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OUR HANDS CAN DO SOME INCREDIBLE THINGS. For nurses, hands are a lifeline that bring care to patients. Mothers use their hands to show love to their children, scooping them into their arms or rubbing their backs. Gardeners use their hands to bury or sow seeds that grow colorful plants. Our hands allow us to carry out the love we feel in our hearts. Most importantly, they help us live out the mission that we are called to every day: to be God’s hands and heart to others.

Jesus addresses this theme in Matthew 25:35-40. Speaking to a crowd, He says, “For I was hungry and you gave Me something to eat, I was thirsty and you gave Me something to drink, I was a stranger and you invited Me in, I needed clothes and you clothed Me, I was sick and you looked after Me, I was in prison and you came to visit Me.” When the crowd asks when they helped the Lord in these ways, Jesus replies: “Truly I tell you, whatever you did for one of the least of these brothers and sisters of Mine, you did for Me.” Whenever we dedicate our time to helping others, we are being God’s hands and heart. It’s no coincidence that we as humans are born with an innate drive to care for others, and even in small moments, our stepping up to help one another can trigger a ripple effect felt by many.


Dominican Sister Offers Consolation

“No one is useless in this world who lightens the burdens of another.”  - Charles Dickens

Dominican Sister Marie Anna Stelmach from Sinsinawa Mound in Wisconsin has donned many hats over her 58 years as a nun: from teaching school children, to serving as a chaplain for prisoners, to being a nurse and caregiver to her fellow Sisters. In the winter of 2019, Sister Marie Anna started on her next path in helping others: serving as a volunteer for the Mayo Clinic hospital system. The Mayo Clinic is a non-profit organization, which was founded partly by the Sisters of St. Francis. It has five major campuses around the country, including one in Rochester, Minnesota, where Sister Marie Anna served on a temporary mission assignment through spring 2021. She had heard about the facility from a few Sisters who received care there. “People here are hurting physically, emotionally, spiritually,” she told the Mayo Clinic website. “I ask God to be God’s hands and heart when I am with a patient. What I really want to give to patients is my presence.”

During some shifts, Sister Marie Anna offered hand massages in the waiting areas of the Cardiac Catheterization Laboratory and Thoracic Surgery floor. During one session, she recalled a patient telling her, “You just massaged all the anxiety out of me.” At other times, she helped patients get checked in—or comforted family members about loved ones in the hospital. Every day that she volunteered, no matter what role she played, Sister Marie Anna said she aimed to “render consolation” to anyone in need. “I know when I go back [to my community], I’ll be a better nurse, better caregiver, better community member,” she said. “With volunteering, of course, you receive far more than you ever imagined and far more than you ever give…There are so many God moments here. It is a reminder that God is everywhere and at all times.” “It is more blessed to give than to receive.” —Acts 20:35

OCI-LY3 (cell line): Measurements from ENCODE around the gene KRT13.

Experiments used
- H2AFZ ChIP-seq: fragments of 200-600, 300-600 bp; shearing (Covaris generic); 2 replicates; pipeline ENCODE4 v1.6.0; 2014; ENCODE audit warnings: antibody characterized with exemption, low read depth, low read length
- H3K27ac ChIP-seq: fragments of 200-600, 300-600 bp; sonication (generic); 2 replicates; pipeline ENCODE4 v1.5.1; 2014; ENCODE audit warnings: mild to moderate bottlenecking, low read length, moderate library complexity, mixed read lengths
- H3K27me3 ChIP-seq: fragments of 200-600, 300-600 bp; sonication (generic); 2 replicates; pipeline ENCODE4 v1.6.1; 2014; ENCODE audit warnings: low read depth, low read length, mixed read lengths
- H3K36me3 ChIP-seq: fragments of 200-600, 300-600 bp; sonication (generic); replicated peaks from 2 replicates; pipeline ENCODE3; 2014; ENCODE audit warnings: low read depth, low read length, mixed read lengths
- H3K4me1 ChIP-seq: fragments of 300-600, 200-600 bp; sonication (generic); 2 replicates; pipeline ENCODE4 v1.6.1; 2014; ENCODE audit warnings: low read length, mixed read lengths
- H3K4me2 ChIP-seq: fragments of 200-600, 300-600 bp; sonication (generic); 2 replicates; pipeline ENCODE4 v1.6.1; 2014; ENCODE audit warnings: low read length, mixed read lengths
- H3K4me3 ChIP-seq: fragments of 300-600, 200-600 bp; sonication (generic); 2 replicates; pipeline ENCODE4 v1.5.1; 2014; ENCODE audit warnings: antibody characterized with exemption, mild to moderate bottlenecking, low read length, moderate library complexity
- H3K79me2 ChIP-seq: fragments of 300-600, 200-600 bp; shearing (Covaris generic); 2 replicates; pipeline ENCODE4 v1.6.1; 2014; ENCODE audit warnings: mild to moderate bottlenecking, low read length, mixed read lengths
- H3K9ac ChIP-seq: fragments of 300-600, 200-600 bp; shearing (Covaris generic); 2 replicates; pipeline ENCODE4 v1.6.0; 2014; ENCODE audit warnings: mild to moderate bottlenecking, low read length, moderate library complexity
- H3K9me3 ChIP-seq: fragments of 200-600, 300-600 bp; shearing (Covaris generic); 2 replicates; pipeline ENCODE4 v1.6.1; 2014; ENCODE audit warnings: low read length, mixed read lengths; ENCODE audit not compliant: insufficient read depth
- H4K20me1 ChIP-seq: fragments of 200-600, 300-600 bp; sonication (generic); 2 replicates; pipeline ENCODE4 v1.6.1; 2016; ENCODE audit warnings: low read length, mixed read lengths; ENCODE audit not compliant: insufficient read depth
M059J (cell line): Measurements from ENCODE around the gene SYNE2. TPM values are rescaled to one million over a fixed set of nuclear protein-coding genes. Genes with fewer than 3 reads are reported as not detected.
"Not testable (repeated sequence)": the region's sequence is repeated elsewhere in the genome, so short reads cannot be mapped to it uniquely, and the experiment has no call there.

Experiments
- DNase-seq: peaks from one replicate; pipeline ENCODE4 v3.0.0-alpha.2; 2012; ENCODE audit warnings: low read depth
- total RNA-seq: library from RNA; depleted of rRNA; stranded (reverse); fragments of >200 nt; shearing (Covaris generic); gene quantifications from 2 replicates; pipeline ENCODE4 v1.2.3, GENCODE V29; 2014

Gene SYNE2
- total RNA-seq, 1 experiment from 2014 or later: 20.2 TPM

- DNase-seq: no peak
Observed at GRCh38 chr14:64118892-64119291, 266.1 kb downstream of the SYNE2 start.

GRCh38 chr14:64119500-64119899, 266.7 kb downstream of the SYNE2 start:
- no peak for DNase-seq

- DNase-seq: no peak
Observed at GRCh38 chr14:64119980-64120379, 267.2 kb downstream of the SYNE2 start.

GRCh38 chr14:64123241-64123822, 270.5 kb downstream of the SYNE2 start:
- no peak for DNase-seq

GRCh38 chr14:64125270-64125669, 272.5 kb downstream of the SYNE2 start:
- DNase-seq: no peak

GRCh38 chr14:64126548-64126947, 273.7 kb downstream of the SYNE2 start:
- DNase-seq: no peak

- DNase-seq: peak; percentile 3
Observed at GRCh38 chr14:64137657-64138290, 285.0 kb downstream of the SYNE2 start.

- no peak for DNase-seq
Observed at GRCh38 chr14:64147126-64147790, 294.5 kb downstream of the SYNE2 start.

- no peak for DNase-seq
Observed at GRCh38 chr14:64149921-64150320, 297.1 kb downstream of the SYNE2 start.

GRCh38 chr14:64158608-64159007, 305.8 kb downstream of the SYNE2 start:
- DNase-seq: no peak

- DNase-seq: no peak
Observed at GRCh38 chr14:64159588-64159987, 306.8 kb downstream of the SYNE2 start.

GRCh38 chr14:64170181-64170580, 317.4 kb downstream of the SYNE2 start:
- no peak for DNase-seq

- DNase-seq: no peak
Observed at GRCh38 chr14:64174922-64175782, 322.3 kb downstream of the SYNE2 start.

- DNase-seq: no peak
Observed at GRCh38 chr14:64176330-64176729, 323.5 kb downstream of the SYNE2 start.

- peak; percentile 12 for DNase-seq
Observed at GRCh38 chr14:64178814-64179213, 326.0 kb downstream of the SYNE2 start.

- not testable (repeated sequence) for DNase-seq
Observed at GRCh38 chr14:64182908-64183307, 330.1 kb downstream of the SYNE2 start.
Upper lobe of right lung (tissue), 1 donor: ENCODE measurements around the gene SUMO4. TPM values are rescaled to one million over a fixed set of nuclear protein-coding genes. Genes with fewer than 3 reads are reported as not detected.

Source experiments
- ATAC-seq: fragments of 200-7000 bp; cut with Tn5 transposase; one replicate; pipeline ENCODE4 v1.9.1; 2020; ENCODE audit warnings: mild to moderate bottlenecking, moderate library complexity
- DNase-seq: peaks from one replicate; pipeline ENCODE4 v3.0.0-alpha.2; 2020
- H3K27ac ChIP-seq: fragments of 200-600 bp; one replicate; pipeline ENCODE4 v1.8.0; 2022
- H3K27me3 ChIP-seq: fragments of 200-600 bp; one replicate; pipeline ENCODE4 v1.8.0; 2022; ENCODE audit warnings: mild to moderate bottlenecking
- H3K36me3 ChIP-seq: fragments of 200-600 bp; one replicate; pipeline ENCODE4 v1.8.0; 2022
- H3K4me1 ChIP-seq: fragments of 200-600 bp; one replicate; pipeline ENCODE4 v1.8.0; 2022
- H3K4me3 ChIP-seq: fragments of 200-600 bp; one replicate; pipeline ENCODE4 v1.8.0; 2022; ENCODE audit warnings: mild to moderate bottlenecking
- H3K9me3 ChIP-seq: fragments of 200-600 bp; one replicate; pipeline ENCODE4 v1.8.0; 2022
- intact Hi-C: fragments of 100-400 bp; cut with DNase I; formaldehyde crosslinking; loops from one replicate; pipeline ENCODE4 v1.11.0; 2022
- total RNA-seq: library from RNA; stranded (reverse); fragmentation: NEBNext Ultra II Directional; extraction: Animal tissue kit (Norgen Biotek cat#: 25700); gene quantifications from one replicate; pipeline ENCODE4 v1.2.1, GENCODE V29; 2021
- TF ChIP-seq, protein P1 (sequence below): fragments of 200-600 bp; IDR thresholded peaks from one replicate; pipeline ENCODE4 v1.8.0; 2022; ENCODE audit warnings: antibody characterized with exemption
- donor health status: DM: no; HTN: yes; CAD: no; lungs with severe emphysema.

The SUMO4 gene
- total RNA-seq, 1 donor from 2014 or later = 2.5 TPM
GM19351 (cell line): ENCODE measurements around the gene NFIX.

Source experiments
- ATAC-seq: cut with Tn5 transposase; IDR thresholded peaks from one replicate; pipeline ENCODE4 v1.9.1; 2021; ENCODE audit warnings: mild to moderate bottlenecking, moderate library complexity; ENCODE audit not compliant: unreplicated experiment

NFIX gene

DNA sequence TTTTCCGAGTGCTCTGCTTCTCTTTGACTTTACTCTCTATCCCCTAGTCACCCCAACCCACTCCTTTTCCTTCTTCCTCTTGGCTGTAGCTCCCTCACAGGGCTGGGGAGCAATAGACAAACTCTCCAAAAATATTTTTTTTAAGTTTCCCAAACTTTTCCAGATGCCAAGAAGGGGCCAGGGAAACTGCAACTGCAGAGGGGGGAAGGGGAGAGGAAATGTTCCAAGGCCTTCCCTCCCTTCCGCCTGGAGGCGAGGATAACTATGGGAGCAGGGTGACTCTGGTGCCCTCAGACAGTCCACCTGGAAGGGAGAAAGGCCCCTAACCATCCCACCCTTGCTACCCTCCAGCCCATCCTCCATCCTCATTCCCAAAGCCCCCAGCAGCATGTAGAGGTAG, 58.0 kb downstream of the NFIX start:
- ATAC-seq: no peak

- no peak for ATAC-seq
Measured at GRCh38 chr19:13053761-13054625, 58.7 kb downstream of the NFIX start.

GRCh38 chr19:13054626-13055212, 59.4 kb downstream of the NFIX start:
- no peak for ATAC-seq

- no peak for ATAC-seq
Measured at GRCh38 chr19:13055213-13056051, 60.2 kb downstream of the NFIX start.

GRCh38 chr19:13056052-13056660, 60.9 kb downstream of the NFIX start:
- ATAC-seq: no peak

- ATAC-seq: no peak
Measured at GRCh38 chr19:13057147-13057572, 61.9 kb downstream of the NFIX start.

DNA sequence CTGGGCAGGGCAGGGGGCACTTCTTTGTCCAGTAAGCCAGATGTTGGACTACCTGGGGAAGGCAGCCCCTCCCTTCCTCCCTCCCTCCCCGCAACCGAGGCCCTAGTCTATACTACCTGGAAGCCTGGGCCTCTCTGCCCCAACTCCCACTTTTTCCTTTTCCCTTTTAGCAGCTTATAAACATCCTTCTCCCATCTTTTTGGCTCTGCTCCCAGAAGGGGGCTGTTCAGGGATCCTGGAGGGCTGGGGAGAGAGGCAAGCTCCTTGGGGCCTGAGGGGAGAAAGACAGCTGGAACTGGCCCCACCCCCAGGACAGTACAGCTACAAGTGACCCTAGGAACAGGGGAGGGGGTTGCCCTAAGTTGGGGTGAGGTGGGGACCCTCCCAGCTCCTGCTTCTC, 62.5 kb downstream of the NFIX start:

Twins Serve God and His Creation
“Let your light shine before others, so that they may see your good works and give glory to your Father in heaven.”  Matthew 5:16
Brendan and Patrick McNaughton are no strangers to yard work. The 16-year-old twins remember 
mowing their parent’s lawn and trimming hedges as part of their chores growing up. Now, they’re using their skills to help others. In 2020, the brothers started Zero Carbon Lawn Care, a business dedicated to cleaning and beautifying yards with no guilt over the environmental impact. Both students at La Salle Institute, a Catholic high school in Albany, New York, the McNaughtons cited their school’s emphasis on volunteering and helping their community as inspiration for their business. Their father, Tom, explained, “They were studying environmental science—and in religion class, they were discussing ‘community good.’ We tried to tie the whole thing together, successfully I believe.” The twins use regular push mowers, hand shears, and brooms. In other words, nothing that would account for carbon emissions or gas consumption. None of their equipment is battery powered; it all runs on elbow grease and a lot of muscle. In an interview with Emily Benson of The Evangelist, newspaper of the Diocese of Albany, Brendan said, “It’s a way to help others because they don’t have to do [their lawn] on their own, and most people use gas mowers. We’re kind of doing our part and their part.” Since launching their business, Zero Carbon Lawn Care has expanded its rolodex of clients, all of whom have praised the brothers’ attention to detail—and their kindness. Sister Rosemary J. Sgroi, RSM, is one of the brothers’ loyal customers. In 1994—with approval from her religious order, the Sisters of Mercy—she moved into the Albany home that had belonged to her parents. For years, she cared for her own yard. But that became more difficult with age. On the advice of a friend, she called the McNaughtons and was pleased to discover they did an excellent job. The brothers insist on caring for Sister Rosemary’s yard free of charge, but admit that they’ll happily accept the cookies and candies she offers in exchange. “I want people to know how respectful they are,” she said. “They come over every single week, and they are so faithful. I’m just grateful I don’t have to lug that heavy mower around!”